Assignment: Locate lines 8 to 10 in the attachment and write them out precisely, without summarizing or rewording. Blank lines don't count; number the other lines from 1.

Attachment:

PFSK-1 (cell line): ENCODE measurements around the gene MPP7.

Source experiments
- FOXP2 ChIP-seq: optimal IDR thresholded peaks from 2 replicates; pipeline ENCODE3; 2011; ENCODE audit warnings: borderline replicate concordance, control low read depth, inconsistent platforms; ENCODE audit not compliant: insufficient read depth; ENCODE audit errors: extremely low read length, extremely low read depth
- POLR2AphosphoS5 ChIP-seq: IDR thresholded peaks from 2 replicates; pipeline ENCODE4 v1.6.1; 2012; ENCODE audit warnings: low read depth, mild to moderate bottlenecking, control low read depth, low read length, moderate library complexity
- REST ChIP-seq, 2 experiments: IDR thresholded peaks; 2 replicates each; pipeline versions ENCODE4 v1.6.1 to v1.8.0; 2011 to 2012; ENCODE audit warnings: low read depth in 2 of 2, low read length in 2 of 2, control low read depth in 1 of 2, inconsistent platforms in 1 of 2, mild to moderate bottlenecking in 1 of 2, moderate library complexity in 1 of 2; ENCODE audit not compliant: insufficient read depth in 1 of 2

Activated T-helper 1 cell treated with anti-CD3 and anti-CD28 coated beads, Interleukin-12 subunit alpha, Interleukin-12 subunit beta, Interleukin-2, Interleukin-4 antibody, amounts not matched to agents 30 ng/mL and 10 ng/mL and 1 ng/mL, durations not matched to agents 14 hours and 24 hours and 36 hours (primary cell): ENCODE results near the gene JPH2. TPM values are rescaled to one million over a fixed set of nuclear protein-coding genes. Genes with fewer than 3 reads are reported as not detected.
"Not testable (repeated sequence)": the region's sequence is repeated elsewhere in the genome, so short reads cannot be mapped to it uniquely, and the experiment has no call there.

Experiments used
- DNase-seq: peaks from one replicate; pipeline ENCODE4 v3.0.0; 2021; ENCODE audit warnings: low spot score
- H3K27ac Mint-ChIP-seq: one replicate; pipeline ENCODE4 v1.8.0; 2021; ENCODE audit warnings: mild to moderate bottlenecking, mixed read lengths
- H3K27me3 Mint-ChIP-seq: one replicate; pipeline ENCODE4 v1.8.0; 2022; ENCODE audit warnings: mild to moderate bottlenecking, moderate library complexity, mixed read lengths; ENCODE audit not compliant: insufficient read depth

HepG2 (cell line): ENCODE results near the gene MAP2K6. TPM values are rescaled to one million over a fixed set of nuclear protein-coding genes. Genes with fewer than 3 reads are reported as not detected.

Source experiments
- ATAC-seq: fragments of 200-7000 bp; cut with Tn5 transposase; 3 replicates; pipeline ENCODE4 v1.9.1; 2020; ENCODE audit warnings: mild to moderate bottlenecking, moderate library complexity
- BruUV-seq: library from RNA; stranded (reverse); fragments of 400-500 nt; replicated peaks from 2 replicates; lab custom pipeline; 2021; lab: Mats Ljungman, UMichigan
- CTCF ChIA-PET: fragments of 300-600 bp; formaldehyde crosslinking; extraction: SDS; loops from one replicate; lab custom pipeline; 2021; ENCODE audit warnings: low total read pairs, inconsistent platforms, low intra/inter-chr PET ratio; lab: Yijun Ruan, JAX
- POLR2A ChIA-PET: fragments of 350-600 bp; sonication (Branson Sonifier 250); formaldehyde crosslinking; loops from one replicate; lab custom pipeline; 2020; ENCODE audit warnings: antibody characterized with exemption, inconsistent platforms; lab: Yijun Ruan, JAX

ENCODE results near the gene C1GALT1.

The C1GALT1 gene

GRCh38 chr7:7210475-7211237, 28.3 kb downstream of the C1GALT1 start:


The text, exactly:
Experiments used
- DNase-seq: peaks from one replicate; pipeline ENCODE4 v3.0.0; 2021; ENCODE audit warnings: low spot score
- H3K27ac Mint-ChIP-seq: one replicate; pipeline ENCODE4 v1.8.0; 2021; ENCODE audit warnings: mild to moderate bottlenecking, mixed read lengths